Life and Fate

Life and Fate

Book - 1985
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A book judged so dangerous in the Soviet Union that not only the manuscript but the ribbons on which it had been typed were confiscated by the state, Life and Fate is an epic tale of World War II and a profound reckoning with the dark forces that dominated the twentieth century.

Interweaving a transfixing account of the battle of Stalingrad with the story of a single middle-class family, the Shaposhnikovs, scattered by fortune from Germany to Siberia, Vasily Grossman fashions an immense, intricately detailed tapestry depicting a time of almost unimaginable horror and even stranger hope.

Life and Fate juxtaposes bedrooms and snipers' nests, scientific laboratories and the Gulag, taking us deep into the hearts and minds of characters ranging from a boy on his way to the gas chambers to Hitler and Stalin themselves.

This novel of unsparing realism and visionary moral intensity is one of the supreme achievements of modern Russian literature.
Publisher: New York : New York Review Books, c1985.
ISBN: 9781590172018
Branch Call Number: FICTION GRO
Characteristics: xxxii, 880 p. ; 21 cm.
Additional Contributors: Chandler, Robert 1953-


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Mar 11, 2016

"Human history is not the battle of good struggling to overcome evil. It is a battle fought by a great evil struggling to crush a small kernel of human kindness. But if what is human in human beings has not been destroyed even now, then evil will never conquer." (from "Life and Fate")

"Life and Fate," Vasilii Grossman's 1960 novel focuses on World War II's Battle of Stalingrad as the invading Germans besiege the Soviets.

While the Soviet characters fight against Fascist enemies, Grossman juxtaposes both governments’ ability to restrict or take away an individual’s freedom. Grossman’s indictment wasn’t limited to direct restrictions imposed on man but included the perversion of man’s spirit. Ideologies or movements will always meet resistance, according to Grossman, when they attempt to crush “what is human in human beings” and he provides many moving examples of those struggles. He also shows people losing some of those struggles—after all, weakness is part of what makes us human, too.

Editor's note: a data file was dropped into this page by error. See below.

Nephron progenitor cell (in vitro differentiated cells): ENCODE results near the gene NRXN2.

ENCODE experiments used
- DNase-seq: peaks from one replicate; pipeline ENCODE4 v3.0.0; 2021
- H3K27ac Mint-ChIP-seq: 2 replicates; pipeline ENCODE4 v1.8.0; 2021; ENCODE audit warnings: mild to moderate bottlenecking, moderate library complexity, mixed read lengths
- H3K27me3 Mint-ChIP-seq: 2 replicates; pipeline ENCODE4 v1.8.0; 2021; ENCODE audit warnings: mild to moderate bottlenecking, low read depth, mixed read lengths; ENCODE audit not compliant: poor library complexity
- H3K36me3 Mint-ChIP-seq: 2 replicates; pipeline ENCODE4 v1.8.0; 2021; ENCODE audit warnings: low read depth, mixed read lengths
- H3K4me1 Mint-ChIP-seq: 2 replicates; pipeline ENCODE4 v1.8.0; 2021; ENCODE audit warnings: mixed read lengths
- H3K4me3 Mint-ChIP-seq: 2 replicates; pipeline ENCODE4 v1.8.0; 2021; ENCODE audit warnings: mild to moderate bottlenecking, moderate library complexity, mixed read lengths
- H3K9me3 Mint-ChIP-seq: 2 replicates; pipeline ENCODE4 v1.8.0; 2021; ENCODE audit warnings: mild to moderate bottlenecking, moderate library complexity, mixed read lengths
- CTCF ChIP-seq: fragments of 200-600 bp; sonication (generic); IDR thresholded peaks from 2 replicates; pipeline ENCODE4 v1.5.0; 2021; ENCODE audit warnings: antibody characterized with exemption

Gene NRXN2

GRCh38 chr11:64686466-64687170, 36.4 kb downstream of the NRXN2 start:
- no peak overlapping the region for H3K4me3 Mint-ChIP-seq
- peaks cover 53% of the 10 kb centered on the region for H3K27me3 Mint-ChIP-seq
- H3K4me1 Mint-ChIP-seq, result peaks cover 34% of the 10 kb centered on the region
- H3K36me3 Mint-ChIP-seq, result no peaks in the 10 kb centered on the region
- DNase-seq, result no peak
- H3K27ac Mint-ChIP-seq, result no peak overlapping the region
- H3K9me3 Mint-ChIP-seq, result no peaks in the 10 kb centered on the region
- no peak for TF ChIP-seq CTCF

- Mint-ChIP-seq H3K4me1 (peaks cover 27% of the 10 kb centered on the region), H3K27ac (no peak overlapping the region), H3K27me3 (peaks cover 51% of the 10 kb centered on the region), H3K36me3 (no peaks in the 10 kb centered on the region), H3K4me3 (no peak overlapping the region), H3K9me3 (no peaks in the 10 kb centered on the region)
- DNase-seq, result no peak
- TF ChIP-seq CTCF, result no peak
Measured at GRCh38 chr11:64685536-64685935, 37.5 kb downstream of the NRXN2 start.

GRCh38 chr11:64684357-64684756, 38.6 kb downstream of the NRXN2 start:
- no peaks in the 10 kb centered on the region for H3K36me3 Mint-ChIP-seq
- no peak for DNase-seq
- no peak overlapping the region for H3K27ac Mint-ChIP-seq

Grossman celebrates the Soviet victory in Stalingrad unironically as a triumph of freedom over oppression. Yet he foreshadows later Soviet crackdowns on freedom in his appraisal of communism's similarities with fascism. The bottom line for Grossman lies in our humanity and our ability to flourish under freedom, without which we experience spiritual entropy.

I give the book my highest recommendation—it is a difficult book and not just for its length or number of characters. The subject matter can be dark, but Grossman’s constant emphasis on hope buoys the book and the reader.

Aug 23, 2015

The seven page essay that is chapter 15 in part 2 on the nature of goodness is worth 1000 prices of admission!

Who says intense suffering can not be good for the soul?

Chris_biblio May 01, 2014

Keep the list of characters at hand and enjoy an epic read!

Sep 12, 2011

war and peace for the 2nd world war generation. monumental with a cast of characters from all walks of life. brilliantly written and haunting. more people do need to know about this book. if you enjoy this you should pick up his non fiction writings about the 2nd world war.

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